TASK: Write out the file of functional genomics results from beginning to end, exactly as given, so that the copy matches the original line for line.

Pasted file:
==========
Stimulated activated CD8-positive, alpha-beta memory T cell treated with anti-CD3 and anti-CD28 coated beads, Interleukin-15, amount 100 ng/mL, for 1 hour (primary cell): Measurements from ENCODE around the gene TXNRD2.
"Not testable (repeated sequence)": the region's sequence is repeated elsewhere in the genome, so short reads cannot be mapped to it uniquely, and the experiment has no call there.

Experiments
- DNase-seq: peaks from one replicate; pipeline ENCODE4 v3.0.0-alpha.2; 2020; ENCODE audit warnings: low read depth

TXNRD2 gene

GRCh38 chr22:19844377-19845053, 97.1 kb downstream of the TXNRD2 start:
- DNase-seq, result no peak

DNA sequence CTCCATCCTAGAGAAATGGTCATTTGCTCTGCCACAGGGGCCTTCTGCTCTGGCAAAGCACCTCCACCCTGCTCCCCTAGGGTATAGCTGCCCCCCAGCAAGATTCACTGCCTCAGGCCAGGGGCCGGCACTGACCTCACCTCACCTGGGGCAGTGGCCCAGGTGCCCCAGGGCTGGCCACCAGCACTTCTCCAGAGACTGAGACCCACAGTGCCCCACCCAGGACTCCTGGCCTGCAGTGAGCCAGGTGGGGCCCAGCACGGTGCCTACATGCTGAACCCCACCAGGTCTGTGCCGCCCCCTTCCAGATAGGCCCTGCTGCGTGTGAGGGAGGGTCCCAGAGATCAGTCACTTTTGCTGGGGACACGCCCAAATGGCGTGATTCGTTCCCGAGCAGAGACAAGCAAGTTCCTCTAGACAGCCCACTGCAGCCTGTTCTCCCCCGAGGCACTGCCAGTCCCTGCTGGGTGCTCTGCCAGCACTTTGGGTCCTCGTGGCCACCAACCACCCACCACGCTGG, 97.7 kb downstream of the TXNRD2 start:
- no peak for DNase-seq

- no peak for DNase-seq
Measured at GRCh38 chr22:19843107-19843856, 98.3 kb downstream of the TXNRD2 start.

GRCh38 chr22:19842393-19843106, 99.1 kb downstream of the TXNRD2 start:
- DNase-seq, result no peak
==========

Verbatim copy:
Stimulated activated CD8-positive, alpha-beta memory T cell treated with anti-CD3 and anti-CD28 coated beads, Interleukin-15, amount 100 ng/mL, for 1 hour (primary cell): Measurements from ENCODE around the gene TXNRD2.
"Not testable (repeated sequence)": the region's sequence is repeated elsewhere in the genome, so short reads cannot be mapped to it uniquely, and the experiment has no call there.

Experiments
- DNase-seq: peaks from one replicate; pipeline ENCODE4 v3.0.0-alpha.2; 2020; ENCODE audit warnings: low read depth

TXNRD2 gene

GRCh38 chr22:19844377-19845053, 97.1 kb downstream of the TXNRD2 start:
- DNase-seq, result no peak

DNA sequence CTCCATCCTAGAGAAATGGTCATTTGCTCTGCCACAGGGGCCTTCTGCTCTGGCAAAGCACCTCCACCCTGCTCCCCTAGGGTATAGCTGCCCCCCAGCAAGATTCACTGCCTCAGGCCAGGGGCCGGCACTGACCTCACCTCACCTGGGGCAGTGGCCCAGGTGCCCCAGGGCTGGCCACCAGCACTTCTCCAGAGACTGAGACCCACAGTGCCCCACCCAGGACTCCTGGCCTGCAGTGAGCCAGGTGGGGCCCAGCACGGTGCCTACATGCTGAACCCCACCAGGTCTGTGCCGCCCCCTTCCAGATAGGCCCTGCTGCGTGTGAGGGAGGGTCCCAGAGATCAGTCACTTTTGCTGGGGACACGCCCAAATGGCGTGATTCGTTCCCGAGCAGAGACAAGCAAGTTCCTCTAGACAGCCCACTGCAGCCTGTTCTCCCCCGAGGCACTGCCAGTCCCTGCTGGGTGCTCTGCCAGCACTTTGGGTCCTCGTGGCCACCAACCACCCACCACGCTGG, 97.7 kb downstream of the TXNRD2 start:
- no peak for DNase-seq

- no peak for DNase-seq
Measured at GRCh38 chr22:19843107-19843856, 98.3 kb downstream of the TXNRD2 start.

GRCh38 chr22:19842393-19843106, 99.1 kb downstream of the TXNRD2 start:
- DNase-seq, result no peak